Mark Gritter (markgritter) wrote,
Mark Gritter

Building in a Separate Tree

The software practice at Kealia (and, I hope, at the new company) is to perform builds in a separate directory structure from the source tree. This makes it fairly easy to have separate release and debug builds coexisting, try out different optimization options in parallel, or be really sure that you're doing a clean build. It also makes it a little easier to manage the source tree, although it is not hard to get svn and cvs to ignore the output binaries.

SCons (a python-based build tool) supports this but by default it copies source files over into the build tree and performs the compilation using the copy. The rationale in the manual is that some tools don't support anything but building in the same directory as the source file. (Is python the most common example of this? What else?)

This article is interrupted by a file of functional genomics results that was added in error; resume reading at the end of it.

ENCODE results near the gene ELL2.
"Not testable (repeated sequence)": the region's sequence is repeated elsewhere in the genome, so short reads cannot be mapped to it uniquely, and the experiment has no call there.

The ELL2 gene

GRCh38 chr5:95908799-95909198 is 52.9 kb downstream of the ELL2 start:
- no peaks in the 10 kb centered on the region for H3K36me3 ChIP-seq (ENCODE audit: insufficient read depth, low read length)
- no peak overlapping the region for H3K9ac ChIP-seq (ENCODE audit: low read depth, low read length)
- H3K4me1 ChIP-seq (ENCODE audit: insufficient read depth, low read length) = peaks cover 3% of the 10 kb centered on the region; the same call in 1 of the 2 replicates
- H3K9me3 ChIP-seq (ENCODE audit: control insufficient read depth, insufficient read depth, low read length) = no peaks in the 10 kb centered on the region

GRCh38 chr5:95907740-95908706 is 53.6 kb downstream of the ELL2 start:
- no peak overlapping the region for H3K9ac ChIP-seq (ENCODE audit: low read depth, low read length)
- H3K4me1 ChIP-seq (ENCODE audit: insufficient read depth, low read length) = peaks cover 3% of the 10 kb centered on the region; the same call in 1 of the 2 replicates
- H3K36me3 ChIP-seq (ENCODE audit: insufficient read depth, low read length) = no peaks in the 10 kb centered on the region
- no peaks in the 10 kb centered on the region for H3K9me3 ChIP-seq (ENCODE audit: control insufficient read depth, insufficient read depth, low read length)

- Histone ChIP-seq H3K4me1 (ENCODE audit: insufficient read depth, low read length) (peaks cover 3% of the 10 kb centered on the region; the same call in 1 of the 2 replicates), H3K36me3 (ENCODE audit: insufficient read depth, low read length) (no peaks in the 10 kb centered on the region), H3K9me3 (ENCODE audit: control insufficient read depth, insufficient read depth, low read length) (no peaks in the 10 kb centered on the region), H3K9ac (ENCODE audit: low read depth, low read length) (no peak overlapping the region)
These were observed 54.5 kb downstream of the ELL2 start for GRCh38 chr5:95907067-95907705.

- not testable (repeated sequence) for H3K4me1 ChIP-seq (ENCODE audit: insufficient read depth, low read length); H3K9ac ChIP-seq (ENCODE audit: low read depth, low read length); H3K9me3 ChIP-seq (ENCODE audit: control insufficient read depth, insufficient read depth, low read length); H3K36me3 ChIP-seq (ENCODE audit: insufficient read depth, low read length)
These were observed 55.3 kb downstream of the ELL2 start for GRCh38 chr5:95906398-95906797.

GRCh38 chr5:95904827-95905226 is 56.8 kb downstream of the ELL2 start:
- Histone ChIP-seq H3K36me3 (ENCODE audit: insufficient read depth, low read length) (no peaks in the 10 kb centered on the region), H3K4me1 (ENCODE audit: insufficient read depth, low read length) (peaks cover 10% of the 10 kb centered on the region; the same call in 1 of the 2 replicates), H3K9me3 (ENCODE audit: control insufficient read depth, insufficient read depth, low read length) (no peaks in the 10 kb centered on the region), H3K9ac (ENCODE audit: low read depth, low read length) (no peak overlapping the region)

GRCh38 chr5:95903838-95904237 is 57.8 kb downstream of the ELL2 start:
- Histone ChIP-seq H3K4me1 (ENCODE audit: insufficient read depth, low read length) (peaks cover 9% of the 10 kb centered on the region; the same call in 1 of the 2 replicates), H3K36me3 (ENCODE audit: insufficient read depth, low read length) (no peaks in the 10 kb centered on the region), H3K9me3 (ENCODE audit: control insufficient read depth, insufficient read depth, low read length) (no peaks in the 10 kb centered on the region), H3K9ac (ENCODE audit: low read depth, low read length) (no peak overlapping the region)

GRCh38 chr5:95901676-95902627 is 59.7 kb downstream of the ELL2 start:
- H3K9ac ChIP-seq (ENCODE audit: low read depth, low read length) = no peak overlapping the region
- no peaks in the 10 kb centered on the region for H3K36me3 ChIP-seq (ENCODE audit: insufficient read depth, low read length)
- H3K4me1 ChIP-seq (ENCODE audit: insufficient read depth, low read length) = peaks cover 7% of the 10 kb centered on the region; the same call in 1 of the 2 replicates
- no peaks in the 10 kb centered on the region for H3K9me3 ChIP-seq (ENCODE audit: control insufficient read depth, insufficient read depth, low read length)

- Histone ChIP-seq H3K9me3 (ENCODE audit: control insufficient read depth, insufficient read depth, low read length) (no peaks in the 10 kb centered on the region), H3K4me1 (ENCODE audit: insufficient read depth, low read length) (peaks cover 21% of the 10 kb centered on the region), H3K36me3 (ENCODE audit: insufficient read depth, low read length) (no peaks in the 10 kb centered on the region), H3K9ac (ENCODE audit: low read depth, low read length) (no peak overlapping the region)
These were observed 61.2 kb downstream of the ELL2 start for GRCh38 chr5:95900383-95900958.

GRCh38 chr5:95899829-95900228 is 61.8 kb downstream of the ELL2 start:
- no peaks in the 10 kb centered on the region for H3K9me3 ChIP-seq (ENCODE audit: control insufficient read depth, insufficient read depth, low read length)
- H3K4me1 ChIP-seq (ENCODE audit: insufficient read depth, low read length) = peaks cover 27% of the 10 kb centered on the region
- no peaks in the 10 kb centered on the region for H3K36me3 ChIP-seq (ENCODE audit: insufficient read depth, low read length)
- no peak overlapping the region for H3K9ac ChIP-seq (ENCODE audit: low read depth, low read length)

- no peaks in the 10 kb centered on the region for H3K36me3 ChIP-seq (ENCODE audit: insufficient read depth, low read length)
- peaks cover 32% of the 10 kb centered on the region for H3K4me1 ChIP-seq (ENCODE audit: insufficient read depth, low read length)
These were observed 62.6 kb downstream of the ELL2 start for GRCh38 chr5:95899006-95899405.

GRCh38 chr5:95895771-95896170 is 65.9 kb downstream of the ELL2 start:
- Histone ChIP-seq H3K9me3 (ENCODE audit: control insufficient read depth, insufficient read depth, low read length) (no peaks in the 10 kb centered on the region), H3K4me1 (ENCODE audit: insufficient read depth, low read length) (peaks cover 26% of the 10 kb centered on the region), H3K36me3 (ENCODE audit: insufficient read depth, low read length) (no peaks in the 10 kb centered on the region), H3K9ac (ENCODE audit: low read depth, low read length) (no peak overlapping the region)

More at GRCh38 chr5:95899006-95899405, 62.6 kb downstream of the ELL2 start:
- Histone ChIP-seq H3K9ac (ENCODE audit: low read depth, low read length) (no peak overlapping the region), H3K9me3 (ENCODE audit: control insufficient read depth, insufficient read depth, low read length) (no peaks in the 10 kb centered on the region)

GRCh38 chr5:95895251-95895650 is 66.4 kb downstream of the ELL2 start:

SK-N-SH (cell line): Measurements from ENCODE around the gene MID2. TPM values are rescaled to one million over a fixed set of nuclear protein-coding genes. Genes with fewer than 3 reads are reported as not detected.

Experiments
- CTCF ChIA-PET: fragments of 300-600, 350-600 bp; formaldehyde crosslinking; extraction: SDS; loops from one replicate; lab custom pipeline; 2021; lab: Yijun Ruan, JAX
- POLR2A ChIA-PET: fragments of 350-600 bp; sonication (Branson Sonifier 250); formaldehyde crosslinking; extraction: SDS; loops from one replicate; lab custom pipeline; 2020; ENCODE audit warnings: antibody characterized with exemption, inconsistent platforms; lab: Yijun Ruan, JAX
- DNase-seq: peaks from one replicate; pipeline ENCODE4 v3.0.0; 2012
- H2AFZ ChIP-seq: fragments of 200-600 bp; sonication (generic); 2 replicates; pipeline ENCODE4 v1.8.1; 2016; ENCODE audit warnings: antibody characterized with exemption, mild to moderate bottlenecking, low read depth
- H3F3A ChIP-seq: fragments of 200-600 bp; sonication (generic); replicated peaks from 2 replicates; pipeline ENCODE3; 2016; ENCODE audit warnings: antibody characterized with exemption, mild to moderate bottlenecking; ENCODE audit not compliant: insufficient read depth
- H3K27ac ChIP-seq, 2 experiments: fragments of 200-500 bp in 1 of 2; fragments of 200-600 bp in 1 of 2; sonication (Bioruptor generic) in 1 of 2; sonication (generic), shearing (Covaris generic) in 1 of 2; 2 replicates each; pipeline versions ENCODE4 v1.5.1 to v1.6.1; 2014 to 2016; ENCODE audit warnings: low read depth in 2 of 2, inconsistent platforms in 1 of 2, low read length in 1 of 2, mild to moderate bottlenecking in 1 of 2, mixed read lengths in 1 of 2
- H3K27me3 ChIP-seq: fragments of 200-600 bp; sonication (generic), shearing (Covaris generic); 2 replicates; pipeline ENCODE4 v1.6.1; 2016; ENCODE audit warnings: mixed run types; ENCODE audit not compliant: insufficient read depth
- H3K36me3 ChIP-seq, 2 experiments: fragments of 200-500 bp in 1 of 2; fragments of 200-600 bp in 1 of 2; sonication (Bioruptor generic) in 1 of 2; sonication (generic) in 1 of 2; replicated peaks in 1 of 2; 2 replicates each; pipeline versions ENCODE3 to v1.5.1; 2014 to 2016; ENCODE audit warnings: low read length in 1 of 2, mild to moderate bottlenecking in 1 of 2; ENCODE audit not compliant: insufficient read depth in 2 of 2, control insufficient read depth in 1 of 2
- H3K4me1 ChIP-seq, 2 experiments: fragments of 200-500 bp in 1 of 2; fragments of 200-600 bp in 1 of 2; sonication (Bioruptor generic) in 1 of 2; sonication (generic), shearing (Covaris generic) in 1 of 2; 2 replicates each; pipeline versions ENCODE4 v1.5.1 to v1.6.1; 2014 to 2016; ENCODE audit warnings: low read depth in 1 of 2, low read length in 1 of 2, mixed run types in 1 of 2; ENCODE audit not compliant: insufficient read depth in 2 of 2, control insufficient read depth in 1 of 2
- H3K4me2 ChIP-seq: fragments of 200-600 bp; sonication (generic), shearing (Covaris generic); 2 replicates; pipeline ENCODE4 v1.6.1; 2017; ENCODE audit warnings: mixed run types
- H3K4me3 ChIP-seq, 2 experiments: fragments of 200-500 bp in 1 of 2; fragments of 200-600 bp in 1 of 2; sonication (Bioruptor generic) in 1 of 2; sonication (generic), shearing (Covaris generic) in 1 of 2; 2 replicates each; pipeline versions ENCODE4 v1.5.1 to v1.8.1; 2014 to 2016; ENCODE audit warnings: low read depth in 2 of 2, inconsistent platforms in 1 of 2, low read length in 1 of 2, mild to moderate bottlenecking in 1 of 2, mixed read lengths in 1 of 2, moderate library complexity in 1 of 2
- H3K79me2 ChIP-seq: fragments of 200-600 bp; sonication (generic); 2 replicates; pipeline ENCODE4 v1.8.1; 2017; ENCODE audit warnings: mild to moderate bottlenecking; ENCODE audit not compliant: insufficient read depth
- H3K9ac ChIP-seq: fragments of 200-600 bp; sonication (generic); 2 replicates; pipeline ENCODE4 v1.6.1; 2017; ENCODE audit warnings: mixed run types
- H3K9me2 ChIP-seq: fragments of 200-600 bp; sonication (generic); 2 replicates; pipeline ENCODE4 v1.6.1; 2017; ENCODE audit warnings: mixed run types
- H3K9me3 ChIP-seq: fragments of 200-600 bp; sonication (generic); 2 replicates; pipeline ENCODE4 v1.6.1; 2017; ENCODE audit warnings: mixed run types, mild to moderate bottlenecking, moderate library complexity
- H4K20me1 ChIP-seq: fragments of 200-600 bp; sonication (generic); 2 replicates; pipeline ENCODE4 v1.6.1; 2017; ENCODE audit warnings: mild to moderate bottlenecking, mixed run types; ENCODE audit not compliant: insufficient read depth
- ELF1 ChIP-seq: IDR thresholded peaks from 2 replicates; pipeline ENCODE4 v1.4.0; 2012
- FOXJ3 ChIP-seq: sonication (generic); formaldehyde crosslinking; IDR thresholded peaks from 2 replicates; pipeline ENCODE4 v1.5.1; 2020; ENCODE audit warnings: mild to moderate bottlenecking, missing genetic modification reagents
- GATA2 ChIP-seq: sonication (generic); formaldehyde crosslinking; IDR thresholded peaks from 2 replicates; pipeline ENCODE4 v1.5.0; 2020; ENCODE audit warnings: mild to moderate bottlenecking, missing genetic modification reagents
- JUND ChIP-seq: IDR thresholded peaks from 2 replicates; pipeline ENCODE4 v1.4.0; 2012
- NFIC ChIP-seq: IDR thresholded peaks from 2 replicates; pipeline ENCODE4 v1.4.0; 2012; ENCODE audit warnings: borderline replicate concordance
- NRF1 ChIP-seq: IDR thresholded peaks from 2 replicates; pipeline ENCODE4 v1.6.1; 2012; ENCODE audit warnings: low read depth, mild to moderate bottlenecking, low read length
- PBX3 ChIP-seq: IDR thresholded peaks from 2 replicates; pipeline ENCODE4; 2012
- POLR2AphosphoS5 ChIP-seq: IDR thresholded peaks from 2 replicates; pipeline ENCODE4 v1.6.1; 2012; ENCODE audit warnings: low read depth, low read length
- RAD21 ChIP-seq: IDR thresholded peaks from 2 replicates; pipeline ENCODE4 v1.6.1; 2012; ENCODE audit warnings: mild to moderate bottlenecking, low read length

I think this is completely backwards. The common case should be not to make a copy. Compilation errors will be reported with respect to the copy when they ought to refer to the original (because that's the one that needs to get fixed.) A similar issue occurs with debugging information, although that's not quite as inconvenient.

(Side note: some teams put all the build tools into the source repository as well to ensure everybody is using a toolchain that matches the source tree. I'm not a huge fan of this, although I can see the point... what do y'all think?)
Tags: programming, python, scons, software
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